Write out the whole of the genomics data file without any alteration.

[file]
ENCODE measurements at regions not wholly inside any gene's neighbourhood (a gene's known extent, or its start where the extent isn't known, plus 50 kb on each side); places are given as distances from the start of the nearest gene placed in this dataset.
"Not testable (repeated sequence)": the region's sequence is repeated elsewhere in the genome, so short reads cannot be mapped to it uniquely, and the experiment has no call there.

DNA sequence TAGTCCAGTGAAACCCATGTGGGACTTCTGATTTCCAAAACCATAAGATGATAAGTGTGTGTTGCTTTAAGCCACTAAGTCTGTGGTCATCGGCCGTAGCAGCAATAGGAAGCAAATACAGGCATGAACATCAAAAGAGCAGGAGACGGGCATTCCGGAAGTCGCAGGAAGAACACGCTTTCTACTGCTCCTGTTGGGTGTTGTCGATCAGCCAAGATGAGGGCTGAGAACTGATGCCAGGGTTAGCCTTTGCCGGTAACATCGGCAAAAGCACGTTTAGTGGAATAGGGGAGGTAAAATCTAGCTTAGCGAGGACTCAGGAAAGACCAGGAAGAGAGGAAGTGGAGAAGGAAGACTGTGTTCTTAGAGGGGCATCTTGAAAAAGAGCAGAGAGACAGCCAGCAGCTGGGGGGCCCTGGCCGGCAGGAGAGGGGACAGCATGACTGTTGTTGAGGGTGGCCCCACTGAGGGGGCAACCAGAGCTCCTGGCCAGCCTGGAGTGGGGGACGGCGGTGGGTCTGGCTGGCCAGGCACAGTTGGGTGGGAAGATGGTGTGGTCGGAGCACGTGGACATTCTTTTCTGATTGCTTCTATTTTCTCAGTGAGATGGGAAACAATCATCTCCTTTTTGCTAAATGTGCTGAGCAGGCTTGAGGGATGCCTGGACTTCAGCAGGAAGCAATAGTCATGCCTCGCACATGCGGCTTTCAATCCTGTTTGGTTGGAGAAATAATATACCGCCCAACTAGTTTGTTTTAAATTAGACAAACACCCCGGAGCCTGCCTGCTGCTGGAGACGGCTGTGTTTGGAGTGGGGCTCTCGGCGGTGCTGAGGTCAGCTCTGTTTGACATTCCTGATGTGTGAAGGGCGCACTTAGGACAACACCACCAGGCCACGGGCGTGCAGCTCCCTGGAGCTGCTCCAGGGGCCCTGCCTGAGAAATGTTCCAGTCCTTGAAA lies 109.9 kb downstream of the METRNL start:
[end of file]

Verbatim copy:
ENCODE measurements at regions not wholly inside any gene's neighbourhood (a gene's known extent, or its start where the extent isn't known, plus 50 kb on each side); places are given as distances from the start of the nearest gene placed in this dataset.
"Not testable (repeated sequence)": the region's sequence is repeated elsewhere in the genome, so short reads cannot be mapped to it uniquely, and the experiment has no call there.

DNA sequence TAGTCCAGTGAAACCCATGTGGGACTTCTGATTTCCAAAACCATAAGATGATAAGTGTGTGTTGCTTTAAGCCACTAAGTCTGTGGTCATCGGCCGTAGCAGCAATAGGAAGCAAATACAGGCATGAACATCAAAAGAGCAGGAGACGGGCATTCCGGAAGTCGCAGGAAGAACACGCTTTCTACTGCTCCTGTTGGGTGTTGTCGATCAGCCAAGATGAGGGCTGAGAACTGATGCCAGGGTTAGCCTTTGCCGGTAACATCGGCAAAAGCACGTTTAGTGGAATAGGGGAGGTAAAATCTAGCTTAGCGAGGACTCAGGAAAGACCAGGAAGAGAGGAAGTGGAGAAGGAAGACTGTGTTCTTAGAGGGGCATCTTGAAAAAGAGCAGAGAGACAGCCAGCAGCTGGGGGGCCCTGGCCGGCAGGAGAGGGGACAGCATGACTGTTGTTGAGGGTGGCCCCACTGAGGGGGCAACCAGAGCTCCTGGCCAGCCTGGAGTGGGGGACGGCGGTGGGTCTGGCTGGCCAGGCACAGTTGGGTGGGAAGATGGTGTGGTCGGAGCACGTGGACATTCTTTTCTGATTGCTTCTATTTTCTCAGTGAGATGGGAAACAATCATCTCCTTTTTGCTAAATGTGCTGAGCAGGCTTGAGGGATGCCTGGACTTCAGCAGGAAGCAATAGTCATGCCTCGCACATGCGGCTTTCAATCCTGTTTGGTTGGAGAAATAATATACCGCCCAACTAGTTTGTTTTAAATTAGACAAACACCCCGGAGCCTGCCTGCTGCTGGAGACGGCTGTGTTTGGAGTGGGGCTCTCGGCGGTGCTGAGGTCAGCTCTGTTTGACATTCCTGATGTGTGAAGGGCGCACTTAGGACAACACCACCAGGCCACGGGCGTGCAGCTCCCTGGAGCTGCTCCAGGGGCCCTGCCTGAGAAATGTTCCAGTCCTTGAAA lies 109.9 kb downstream of the METRNL start: